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Old 03-22-2006, 06:43 PM   #23
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Success! It works again!

Cleaning the burner and especially its orifice did the trick! My Dometic is now nicely cooled down. I sure hope all my "fixes" are this cheap.

Next stop: trying to get the cussed step light switch to work.
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Old 03-22-2006, 08:48 PM   #24
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Vince, does the refer cool when you turn off the gas flame and revert to the electric heater? If so, that would indicate the refrigeration cycle is OK, and the problem is in the burner/heater area.
If it doesn't work, you may have suffered an ammonia leak, and this is serious stuff, as we all know.
(This may not set well with the webmaster)
I once owned a VW westfalia camper with a combination 12V/220V/gas refrig. It quit working on all three sources of heat. I remember that the manufacturer's advice was to remove the fridge from the camper, and carefully rotate it upside down, because it had formed a bubble of gas somewhere in the piping. I tried this and by golly, it worked. That fridge was still cooling five years later when I sold the camper. I don't think this would be practical with a large fridge.
Has anyone else had a similar experience?

Oh, and the bubble level on the freezer shelf is a cool idea. It works.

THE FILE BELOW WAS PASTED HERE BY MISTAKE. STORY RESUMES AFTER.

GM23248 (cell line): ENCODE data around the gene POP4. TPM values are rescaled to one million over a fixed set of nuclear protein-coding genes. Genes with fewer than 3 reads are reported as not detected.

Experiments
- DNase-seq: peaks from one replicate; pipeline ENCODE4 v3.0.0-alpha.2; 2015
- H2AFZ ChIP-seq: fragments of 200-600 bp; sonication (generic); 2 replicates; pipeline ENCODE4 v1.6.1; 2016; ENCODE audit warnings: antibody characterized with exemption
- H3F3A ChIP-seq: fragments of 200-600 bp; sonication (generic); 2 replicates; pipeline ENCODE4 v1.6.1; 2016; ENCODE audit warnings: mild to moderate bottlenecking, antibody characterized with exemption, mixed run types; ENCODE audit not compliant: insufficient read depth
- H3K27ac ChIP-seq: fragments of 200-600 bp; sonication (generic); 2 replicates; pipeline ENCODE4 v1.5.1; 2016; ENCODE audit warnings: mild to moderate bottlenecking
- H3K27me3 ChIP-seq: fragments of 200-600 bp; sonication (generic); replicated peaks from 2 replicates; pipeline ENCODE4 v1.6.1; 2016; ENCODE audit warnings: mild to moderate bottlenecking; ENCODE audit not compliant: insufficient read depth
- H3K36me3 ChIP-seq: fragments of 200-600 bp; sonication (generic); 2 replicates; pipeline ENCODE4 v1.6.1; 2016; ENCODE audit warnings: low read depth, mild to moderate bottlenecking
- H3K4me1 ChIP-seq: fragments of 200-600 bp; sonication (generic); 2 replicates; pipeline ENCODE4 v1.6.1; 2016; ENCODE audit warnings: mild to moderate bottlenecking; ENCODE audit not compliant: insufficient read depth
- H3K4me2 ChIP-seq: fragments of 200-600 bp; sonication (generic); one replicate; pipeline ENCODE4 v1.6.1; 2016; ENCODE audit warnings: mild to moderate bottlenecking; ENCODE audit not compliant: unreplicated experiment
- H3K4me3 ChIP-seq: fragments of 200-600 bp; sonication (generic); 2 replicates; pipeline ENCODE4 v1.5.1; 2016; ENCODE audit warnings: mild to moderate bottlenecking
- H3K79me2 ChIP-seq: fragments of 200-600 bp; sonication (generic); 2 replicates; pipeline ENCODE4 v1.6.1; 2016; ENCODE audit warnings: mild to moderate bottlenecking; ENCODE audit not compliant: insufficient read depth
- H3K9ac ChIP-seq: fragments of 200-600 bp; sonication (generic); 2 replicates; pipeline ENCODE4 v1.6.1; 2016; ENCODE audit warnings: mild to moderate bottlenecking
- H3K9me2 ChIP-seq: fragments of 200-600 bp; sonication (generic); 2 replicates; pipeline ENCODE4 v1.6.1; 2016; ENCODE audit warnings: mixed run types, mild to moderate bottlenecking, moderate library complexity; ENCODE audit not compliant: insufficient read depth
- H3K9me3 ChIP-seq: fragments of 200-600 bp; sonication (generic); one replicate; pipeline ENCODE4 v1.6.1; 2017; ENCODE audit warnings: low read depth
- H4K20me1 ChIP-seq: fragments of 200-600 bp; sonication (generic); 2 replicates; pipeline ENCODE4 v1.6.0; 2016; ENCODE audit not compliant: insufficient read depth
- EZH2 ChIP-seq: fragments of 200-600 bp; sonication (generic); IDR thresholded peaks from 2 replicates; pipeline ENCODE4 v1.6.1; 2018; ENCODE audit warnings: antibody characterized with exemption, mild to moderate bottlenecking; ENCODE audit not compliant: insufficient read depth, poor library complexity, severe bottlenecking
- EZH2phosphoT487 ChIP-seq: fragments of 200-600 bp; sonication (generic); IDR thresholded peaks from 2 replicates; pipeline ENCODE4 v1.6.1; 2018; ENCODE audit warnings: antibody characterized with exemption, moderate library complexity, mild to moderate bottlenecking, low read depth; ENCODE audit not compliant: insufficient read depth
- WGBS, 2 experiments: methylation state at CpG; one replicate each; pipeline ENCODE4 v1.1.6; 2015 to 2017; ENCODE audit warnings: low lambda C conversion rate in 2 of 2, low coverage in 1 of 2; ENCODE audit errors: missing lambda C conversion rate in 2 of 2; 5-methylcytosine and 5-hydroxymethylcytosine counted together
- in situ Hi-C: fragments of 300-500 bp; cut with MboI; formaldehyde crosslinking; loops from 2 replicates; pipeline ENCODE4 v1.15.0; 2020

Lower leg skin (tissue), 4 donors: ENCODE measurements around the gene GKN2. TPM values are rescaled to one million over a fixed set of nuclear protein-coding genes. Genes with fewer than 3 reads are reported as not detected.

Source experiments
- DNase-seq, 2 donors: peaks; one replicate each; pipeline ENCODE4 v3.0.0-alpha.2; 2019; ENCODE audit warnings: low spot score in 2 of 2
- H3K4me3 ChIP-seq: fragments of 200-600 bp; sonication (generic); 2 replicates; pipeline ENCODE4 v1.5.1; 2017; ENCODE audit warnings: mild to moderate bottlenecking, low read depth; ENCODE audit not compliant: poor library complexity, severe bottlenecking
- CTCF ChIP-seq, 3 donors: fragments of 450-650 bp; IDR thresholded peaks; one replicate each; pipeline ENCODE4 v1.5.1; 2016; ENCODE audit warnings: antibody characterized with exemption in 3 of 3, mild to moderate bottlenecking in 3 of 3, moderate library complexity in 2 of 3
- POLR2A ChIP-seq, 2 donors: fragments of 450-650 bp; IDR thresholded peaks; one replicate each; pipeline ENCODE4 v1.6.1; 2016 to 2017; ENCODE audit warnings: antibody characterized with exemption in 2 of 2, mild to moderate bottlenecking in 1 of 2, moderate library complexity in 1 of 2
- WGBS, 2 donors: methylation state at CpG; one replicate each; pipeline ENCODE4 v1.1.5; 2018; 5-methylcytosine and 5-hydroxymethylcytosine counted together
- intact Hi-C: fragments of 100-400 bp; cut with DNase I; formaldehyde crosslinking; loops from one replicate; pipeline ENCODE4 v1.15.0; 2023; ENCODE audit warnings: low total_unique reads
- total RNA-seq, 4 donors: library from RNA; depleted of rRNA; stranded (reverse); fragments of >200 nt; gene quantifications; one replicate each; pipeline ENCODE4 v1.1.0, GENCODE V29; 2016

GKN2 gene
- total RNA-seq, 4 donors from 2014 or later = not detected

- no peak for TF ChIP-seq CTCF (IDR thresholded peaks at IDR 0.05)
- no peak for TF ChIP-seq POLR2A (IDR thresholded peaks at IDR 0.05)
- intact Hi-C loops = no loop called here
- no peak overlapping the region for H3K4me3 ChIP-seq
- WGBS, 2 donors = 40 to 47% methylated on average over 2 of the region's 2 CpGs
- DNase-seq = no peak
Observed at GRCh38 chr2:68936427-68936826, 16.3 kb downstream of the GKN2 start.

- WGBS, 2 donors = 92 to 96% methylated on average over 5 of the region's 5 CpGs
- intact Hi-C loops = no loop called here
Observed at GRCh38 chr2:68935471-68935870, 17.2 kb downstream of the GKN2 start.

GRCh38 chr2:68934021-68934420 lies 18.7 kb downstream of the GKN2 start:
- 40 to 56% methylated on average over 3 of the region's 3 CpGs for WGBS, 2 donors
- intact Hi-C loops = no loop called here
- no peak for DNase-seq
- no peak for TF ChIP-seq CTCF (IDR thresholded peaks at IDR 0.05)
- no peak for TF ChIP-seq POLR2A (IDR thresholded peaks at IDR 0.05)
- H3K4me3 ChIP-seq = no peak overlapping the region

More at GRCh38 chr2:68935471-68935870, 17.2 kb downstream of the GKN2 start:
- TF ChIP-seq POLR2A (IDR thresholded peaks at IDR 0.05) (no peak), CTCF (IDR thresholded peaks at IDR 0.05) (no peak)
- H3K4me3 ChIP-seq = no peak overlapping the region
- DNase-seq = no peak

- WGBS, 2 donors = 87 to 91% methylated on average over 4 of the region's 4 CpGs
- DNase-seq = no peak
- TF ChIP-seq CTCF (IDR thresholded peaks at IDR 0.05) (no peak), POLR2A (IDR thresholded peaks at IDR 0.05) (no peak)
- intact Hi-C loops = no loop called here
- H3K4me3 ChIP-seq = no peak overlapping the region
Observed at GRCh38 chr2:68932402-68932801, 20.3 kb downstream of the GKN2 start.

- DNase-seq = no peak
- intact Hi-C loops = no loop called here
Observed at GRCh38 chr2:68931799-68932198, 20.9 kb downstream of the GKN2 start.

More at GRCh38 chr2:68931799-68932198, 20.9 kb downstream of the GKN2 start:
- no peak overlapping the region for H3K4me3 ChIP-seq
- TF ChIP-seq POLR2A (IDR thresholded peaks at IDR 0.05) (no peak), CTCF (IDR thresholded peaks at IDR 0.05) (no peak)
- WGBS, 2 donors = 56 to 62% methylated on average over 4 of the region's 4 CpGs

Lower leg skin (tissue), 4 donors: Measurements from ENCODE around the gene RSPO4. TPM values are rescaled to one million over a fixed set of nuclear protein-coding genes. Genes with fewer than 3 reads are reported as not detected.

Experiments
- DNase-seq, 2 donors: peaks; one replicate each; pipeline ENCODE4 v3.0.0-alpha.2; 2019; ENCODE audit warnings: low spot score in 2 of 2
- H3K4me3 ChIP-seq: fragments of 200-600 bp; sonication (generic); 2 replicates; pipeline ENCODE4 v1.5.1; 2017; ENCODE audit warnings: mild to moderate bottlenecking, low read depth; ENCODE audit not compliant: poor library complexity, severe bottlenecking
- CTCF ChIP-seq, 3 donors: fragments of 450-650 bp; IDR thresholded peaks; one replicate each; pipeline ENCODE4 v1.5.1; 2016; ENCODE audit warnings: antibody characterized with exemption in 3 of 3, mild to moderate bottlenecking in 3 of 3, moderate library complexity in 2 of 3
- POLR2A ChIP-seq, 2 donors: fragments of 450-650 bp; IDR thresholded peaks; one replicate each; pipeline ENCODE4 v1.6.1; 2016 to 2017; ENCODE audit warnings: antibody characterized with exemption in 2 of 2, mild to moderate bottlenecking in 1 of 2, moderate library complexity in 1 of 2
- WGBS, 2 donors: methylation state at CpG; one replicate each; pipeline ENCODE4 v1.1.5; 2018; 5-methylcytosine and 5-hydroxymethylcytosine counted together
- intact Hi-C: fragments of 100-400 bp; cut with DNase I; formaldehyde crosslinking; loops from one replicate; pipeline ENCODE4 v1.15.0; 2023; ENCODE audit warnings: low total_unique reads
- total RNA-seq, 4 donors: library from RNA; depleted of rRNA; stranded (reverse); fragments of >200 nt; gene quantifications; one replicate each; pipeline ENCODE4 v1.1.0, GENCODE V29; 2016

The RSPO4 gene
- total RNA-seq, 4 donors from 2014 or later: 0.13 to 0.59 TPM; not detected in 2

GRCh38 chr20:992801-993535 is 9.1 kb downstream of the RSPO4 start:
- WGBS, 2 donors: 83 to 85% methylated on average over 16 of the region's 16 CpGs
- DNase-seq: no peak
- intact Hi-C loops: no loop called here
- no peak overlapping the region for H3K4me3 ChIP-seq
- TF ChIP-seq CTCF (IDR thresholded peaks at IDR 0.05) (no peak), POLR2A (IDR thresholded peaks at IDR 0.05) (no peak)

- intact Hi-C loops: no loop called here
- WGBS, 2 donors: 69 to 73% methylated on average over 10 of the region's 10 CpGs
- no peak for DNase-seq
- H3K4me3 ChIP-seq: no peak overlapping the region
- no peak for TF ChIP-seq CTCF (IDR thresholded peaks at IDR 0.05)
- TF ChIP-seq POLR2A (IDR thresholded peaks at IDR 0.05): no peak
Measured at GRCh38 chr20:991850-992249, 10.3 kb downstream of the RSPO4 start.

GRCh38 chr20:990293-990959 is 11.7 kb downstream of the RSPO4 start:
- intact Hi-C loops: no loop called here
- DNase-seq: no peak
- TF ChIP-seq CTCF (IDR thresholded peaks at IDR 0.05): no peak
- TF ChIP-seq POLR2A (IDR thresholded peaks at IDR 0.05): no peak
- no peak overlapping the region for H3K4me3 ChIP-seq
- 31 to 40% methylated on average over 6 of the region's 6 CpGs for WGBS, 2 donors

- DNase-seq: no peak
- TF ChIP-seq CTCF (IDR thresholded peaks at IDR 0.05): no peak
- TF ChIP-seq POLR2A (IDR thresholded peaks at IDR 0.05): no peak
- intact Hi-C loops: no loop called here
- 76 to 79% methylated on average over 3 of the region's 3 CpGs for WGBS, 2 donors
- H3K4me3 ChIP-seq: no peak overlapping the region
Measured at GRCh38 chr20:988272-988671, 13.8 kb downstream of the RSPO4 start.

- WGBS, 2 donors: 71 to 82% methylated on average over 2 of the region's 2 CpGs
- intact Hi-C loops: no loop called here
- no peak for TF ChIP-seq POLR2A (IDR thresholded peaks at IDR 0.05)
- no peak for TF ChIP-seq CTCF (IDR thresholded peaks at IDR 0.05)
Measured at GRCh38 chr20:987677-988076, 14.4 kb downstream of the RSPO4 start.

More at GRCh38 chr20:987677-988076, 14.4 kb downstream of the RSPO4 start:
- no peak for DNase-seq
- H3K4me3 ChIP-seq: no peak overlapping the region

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Old 03-23-2006, 02:06 AM   #25
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Well all -

Seems to me that on my admitedly limited trips that if the fridge is within, say 5% or max 8.5 or 9% level - the fridge functions. My experience. Your mileage may vary!!!!

Just keep that baby as level as you can (realisticially) and then go get those 'tiny' levels that Sears makes ( line levels (2)) and use them as your final say so or say NO.

Getting that 'just so' setting can become quite a challenge. All hats off to you forgetting a spot to produce a level trailer - quite a chore at some praticular parks. Patience is required - there is NO doubt about that.

With these Sears levels you can determain the level within a degree or two - BOTH ways so there can be NO quibble about if it is or it isn't. How's that for definative! They can and are a HUGE help when setting up the trailer for habitiation. They , in fact, can make all the difference of the world...

There are so many elements that go into a positive camping experience. WE just hope that they all come together for you and yours!

Ciao

Axel
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Old 03-23-2006, 05:03 AM   #26